Will NASA's measurements finally silence the climate sceptics?
It is rare for serious climate scientists to treat one month's data as conclusive evidence of anything, but in this case the dramatic and surprising scale of the temperature anomaly has caused some climate watchers to sound a note of alarm. This is partly because it follows on from a string of observations in 2015, itself a record year, which had already suggested that any temporary hiatus in warming, if it ever existed, was now at an end.
“We are in a kind of climate emergency now,” Stefan Rahmstorf of the Potsdam Institute of Climate Impact Research told the Sydney Morning Herald. “Governments have promised to act [to curb greenhouse gas emissions] and they need to do better than what they promised in Paris.”
The proximate cause for the dramatic rise in temperatures in 2015 and 2016 is the latest el Nino climate event. Even so the latest numbers suggest a rise, compared to the 1998 el Nino temperature spike, of about 0.45 degrees Centigrade. Climate sceptics have made much of the apparent "slowdown" or hiatus in warming since 1998, frequently claiming that there has been little or no increase in observed warming since 2000.
So will the climate sceptics finally admit reality?
One of the strongest and most professionally organised sceptic groups has been the Global Warming Policy Foundation (GWPF), closely associated with former UK Chancellor Nigel Lawson, and with a large number of prominent climate sceptics on its Academic Advisory Council. These include academic and other figures prominent in the public debate such as Robert Carter, Ross McKitrick, Freeman Dyson, Richard Lindzen, Matt Ridley and others. Elsewhere on this site we present a summary of the positions taken by a number of GWPF authors, including those named above, in responding to the Royal Society on the subject of climate change, and a personal critique and summary of the positions taken by both parties. The prominence of these authors means that we are looking at the work of the most serious sceptics, presumably chosen from the GWPF's top academic support in order to argue the sceptic case.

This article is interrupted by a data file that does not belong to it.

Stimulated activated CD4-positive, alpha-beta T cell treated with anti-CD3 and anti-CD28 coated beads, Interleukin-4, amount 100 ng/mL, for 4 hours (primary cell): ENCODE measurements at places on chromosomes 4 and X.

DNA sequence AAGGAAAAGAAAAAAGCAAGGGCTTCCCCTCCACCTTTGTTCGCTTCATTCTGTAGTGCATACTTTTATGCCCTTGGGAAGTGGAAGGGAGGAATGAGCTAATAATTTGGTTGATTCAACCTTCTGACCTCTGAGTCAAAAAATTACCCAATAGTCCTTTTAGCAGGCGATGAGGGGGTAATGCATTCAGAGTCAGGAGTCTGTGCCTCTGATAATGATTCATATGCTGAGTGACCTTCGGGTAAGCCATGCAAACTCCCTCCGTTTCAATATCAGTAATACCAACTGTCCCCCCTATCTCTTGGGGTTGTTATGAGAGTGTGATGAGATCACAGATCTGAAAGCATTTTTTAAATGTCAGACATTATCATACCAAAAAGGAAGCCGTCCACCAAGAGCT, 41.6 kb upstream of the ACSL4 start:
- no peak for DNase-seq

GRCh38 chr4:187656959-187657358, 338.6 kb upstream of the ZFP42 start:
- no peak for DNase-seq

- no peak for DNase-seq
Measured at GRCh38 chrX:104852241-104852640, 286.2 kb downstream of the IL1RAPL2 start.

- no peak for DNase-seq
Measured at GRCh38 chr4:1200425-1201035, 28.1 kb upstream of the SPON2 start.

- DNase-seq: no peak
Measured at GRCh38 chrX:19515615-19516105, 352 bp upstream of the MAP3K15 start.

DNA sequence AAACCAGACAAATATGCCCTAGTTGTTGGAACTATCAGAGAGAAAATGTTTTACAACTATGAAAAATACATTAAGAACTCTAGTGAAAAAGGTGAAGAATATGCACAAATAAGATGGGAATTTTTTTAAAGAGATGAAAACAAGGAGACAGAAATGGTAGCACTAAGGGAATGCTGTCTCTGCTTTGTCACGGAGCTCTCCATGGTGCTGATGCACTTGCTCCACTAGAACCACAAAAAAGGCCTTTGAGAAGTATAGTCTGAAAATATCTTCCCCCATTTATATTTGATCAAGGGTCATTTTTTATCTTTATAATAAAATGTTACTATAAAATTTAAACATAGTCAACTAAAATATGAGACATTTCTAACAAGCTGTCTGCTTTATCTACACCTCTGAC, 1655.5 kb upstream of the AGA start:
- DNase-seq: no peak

It is very apparent from this critique that the GWPF authors rely heavily on the supposed hiatus in warming. In terms of hard evidence it has been their central claim. This was always evidence of dubious quality, relying on a highly selective "cherry picking" of the time series data. In reality no serious scientist or statistician should have made the kind of claims the GWPF authors have made - averaged data continued to show a steady rise in temperature decade on decade. But it was also in strategic terms a foolish argument on which to place so much weight, since it was always true that the next el Nino was likely to demolish once and for all the spurious notion of a "hiatus". That is what has happened. The frequently repeated claim of an 18 year "pause" looks increasingly foolish in terms of the evidence.
We await the GWPF reaction. Most popular sceptic responses, on the evidence of past behaviour, are retreats to a position that temperature increase will be beneficial or does not matter, on the one hand, or refuge in conspiracy theory, coordinated
How alarming is this? Delayed response and irreversibility.
Paris. Was it enough?
The Paris negotiations have been widely represented as a success, especially in the context of earlier failures. But in the absence of binding commitments it was always clear that real success would then depend on just how much progress the major emitting countries would make without the discipline of a negotiated constraint. The possibility of some dramatic temperature records this year, even if the underlying climate model predictions remain broadly unchanged, may well provoke increased realisation of the gravity of our situation and pressure for more urgent measures.